The rendering of given in the A. V. (Gen. xxx. 37; Ezek. xxxi. 8); the R.V., however, preferring "plane-tree." There are two considerations lending weight to the rejection of the translation given in the A. V.: (1) the plane (Platanus orientalis) is indigenous to western Asia, where, under favorable conditions, it attains a commanding size, and is remarkable for the luxuriance of its growth; and (2) the etymology of the word , which is connected with the Arabic "'aram" (= to strip off bark); the plane-tree being noted for annually casting its bark. This latter consideration is, apparently, the determining one.

The chestnut, which found its way from Asia into Europe through Greece and Italy, takes its botanical name (Castanea vulgaris) from an ancient Thessalian town, Castanum. Like the plane, it is distinguished by the magnificence of its growth, preferring, however, high and dry situations; while the plane develops more freely in low and moist ground.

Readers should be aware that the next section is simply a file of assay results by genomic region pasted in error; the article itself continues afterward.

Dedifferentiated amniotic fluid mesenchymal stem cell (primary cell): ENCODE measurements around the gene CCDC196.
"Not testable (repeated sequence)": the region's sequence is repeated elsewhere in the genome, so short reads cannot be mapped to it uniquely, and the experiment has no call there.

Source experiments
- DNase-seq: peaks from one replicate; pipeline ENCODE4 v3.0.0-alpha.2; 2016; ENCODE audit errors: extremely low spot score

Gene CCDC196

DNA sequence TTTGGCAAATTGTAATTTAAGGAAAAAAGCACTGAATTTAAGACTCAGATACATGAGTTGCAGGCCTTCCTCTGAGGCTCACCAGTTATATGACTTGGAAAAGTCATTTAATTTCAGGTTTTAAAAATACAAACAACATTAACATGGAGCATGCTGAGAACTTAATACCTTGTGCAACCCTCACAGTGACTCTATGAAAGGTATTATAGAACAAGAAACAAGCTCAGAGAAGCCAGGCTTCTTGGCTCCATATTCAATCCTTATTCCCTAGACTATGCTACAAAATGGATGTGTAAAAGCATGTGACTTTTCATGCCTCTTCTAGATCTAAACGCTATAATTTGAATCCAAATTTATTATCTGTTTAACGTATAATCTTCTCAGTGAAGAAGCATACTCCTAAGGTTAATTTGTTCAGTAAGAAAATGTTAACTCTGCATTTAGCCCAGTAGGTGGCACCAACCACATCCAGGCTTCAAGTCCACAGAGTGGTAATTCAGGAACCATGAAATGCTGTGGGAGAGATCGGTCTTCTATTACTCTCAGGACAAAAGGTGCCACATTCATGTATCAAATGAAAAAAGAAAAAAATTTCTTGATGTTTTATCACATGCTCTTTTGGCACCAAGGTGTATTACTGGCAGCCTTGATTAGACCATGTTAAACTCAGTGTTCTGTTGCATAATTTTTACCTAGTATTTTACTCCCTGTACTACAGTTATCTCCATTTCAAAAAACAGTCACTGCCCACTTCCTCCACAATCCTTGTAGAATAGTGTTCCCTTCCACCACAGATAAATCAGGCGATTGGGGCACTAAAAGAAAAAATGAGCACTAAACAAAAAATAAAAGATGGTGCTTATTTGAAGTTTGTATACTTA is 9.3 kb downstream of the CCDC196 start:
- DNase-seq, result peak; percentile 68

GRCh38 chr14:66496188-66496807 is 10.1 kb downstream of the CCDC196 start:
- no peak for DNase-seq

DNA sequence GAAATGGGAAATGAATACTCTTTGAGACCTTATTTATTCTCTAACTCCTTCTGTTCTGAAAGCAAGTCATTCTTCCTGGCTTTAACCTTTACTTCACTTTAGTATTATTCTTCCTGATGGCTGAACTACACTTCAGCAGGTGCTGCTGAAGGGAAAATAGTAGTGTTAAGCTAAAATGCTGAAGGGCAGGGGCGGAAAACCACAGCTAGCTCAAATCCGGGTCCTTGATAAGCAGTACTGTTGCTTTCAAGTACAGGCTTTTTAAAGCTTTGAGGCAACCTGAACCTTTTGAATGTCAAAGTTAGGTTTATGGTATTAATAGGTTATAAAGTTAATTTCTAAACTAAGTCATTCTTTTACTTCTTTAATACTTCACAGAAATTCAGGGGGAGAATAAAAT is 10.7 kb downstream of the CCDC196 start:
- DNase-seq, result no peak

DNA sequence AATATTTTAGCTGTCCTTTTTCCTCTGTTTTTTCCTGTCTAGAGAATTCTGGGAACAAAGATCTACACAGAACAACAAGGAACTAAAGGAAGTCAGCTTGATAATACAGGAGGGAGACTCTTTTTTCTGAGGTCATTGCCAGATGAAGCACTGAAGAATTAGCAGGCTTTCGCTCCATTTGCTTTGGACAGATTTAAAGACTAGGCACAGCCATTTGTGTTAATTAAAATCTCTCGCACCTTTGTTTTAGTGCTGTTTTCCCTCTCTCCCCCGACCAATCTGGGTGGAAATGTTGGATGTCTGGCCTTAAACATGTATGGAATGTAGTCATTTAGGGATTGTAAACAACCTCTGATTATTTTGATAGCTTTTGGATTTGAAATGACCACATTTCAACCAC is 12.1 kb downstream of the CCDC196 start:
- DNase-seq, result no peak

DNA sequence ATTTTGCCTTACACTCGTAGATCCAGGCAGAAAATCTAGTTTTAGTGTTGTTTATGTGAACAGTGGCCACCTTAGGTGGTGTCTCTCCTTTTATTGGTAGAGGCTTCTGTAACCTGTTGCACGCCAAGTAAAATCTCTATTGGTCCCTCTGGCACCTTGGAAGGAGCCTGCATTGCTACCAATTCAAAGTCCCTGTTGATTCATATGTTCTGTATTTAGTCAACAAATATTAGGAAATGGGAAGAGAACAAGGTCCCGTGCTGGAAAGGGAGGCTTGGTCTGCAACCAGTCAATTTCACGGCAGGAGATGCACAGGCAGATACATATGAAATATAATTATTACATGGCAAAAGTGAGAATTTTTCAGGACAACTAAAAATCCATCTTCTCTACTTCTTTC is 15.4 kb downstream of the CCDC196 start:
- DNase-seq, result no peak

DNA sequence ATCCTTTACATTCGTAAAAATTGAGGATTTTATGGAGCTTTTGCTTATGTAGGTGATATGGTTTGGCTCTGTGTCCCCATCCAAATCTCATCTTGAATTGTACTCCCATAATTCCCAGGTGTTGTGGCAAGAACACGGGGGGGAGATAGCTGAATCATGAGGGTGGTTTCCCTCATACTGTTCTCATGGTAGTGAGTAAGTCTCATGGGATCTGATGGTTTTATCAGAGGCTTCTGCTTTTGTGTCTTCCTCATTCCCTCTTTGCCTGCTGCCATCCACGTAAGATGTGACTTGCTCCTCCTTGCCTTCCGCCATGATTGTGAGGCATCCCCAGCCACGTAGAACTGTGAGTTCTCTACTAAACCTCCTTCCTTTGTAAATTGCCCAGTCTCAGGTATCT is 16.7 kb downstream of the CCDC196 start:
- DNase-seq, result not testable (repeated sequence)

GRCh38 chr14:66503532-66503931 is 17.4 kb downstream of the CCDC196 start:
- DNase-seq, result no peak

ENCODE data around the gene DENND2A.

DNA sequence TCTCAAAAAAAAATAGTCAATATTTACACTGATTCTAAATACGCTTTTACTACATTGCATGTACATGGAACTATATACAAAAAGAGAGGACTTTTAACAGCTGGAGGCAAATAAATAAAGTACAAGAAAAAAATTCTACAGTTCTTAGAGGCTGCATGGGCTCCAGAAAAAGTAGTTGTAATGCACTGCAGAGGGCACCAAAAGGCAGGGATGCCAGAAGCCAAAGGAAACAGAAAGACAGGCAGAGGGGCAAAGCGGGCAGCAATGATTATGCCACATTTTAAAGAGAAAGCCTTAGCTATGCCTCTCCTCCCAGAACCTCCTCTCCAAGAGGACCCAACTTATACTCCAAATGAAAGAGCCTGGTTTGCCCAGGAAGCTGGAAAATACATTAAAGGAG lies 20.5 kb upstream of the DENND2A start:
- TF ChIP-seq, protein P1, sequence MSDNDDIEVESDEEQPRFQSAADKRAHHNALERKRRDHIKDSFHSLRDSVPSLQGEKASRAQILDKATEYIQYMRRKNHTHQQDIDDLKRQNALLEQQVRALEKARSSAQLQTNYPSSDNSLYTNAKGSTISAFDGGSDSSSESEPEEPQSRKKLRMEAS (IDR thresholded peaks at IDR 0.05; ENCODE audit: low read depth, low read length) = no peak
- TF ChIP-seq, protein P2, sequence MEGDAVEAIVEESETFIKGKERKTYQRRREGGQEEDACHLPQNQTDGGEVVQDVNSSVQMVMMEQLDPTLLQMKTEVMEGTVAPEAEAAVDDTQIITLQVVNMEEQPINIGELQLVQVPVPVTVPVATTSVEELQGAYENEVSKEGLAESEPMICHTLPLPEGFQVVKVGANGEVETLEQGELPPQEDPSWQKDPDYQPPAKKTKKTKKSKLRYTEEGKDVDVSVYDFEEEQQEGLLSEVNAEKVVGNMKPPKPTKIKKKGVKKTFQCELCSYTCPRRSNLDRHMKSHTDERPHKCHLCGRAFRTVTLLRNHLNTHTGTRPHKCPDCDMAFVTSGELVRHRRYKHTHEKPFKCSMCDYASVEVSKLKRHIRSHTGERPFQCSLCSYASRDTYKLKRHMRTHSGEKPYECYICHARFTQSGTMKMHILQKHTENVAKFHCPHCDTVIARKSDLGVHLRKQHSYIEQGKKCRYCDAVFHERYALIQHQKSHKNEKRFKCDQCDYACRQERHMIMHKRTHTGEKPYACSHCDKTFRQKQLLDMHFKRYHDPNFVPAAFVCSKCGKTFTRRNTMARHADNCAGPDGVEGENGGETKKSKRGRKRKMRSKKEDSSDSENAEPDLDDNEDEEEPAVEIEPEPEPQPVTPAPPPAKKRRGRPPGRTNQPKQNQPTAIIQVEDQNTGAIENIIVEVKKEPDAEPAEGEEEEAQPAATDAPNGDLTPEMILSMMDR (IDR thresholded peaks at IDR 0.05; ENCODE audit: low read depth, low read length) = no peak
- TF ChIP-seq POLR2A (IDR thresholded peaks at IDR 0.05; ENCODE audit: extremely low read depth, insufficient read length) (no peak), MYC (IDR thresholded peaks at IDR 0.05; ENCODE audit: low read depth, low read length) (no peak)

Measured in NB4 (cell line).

According to Tristram, the plane-tree "is common on the banks of the upper Jordan and of the Leontes, where it overhangs the water" ("Natural History of the Bible," p. 345).

J. E. W. B.
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